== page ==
Regression – Two nights after earning their first win under head coach Dale Hunter, the Caps dropped a 5-4 decision to the Panthers in Florida.
Florida used three power play goals to forge a 5-1 lead by the middle of the second and the Caps came back to score three unanswered in the final 20 minutes and 20 seconds to make it look respectable.
Washington forechecked and cycled well in even-strength play, but wasn’t able to create enough strong scoring chances from that offensive zone presence early in the game.
“We didn’t play really well in the first period,” says Caps center Brooks Laich. “It’s not always going to be the first shift of the cycling that gets you the opportunities; it’s going to be a build-up of the first and then the second follows that up and then the third. But when you take penalties it really takes away from your flow and that’s why they had the majority of the chances on the power play and also they’re thinking offensively and they get offensive chances 5-on-5.”
Washington had the game’s first power play early in the first frame, but its extra-man woes continue. Florida scored two power play goals in the first and another early in the second.
“It was too many penalties early and they jumped on us,” says Caps coach Dale Hunter. “It’s one of those things that some of them were … whatever you want to call them, it’s still a penalty. It doesn’t matter if it’s right or wrong in my eyes, it’s their eyes that count. They got three power play goals on us. That hurt.
“We battled. We came back in the third and were inches away from tying it up. The boys showed a lot of character that way and grit, and good things will happen if you keep that up.”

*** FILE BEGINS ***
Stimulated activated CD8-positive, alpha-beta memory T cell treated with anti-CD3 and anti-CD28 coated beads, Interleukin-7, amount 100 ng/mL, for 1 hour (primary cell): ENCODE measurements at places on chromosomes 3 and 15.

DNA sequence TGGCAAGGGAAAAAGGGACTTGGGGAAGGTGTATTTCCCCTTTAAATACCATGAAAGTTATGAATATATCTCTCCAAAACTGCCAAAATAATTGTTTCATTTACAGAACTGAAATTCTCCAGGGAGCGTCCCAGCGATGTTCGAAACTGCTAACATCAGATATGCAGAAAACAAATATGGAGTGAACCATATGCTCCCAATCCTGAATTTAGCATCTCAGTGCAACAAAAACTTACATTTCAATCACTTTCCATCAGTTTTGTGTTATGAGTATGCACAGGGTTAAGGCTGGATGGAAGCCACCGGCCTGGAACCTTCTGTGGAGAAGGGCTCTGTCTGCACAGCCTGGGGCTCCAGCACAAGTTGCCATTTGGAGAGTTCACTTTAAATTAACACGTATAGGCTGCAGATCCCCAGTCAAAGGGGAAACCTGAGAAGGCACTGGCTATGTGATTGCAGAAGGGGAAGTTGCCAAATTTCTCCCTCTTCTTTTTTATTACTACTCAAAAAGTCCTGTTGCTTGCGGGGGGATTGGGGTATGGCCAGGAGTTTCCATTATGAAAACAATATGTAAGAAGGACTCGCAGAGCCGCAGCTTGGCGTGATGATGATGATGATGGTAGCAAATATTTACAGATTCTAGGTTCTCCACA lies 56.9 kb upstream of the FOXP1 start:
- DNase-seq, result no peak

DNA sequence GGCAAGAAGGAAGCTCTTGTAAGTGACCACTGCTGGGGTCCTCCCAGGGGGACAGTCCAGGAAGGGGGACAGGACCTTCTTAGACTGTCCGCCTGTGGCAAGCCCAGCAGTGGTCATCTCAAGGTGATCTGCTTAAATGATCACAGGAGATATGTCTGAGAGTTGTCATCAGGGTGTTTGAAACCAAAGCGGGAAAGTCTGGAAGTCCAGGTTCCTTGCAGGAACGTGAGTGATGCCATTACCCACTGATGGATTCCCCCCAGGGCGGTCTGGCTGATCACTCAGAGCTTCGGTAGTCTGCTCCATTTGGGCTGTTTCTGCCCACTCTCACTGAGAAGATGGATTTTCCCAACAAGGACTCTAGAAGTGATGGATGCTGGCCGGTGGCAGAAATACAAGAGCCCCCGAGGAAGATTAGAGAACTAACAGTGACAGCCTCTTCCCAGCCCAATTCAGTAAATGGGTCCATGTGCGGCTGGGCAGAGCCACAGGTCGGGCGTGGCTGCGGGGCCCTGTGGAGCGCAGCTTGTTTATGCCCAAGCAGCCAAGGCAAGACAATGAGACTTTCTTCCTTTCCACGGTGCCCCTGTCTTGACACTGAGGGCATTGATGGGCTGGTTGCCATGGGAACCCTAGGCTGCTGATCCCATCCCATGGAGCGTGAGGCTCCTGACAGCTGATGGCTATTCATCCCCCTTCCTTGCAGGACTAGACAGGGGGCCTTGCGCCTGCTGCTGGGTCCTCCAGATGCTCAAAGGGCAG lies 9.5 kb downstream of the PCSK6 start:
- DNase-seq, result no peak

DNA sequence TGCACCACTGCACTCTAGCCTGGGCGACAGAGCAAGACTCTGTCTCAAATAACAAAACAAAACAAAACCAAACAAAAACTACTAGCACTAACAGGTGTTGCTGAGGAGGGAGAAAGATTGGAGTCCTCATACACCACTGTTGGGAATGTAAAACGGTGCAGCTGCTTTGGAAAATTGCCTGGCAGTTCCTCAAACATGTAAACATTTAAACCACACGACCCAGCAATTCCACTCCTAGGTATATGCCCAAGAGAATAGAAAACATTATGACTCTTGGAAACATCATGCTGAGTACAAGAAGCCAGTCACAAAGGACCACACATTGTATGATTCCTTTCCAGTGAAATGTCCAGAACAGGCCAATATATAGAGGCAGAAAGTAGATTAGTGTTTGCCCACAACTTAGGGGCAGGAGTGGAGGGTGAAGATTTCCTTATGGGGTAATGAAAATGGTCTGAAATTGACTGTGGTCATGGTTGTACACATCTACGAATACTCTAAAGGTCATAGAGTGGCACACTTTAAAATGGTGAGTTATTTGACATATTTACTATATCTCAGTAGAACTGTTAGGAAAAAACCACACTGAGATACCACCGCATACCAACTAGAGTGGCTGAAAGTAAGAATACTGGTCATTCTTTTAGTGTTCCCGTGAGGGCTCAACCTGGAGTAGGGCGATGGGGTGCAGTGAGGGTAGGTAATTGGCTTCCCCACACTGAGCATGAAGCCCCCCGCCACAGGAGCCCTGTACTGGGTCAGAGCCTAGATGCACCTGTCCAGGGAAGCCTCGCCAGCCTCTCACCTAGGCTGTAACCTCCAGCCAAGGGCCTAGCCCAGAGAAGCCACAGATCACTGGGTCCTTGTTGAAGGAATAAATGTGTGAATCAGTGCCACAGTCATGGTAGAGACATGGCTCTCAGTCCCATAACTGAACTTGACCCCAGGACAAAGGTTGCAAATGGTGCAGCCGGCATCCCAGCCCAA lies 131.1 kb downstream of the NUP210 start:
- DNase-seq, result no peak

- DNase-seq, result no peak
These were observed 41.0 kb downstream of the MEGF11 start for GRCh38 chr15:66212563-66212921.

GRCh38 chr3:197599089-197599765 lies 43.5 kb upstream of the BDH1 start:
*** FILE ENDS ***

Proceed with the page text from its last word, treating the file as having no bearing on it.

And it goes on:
Giving up three power play goals in this one makes for a convenient explanation for the Capitals, but other areas were lacking as well.
The goaltending could have been better. There was far too much stick-checking going in the Caps’ end of the ice. Washington didn’t test a journeyman goaltender enough early, and didn’t generate enough quality scoring chances until Florida went into the prevent defense.
“We got one maybe a little too late,” says Caps’ left wing Jason Chimera, who scored his team-leading 11th goal of the season with 1:44 left in the third. “The game’s too close to give up that many penalties, and when they score on those penalties, you can’t come back from that. Right from the goalie on out, we need a bigger save, we need a lot more effort out of everybody.”
There is no question that taking five consecutive minor penalties in a span of just 16:25 put the Capitals’ penalty killing corps in a tough spot, but the Caps had pulled to within 3-1 late in the first after allowing the first three goals of the contest. Getting an early marker in the second would have done them a world of good. But it was Florida that scored the next two, putting the Caps down four.
The Caps weren’t as good in their own end as they have been, even at even-strength.
“We were watching the puck too much,” says Caps defenseman Karl Alzner. “The same thing happened on their fifth goal. Ultimately, it was the winner. We were all kind of watching [ex-Cap Tomas] Fleischmann do his thing out there and that’s what happens.
“In the first period, we weren’t as good as we can be. There were a few too many odd-man rushes and they were making plays around us. It was just not a very good effort from us in the first two [periods].”
The Caps are now a .500 hockey team (13-12-1) and they’ve won just six of their last 19 (6-12-1) overall.
“We have to have the third-period effort in the first period and then run that for 60 minutes,” laments Laich. “What we’re doing now is not acceptable.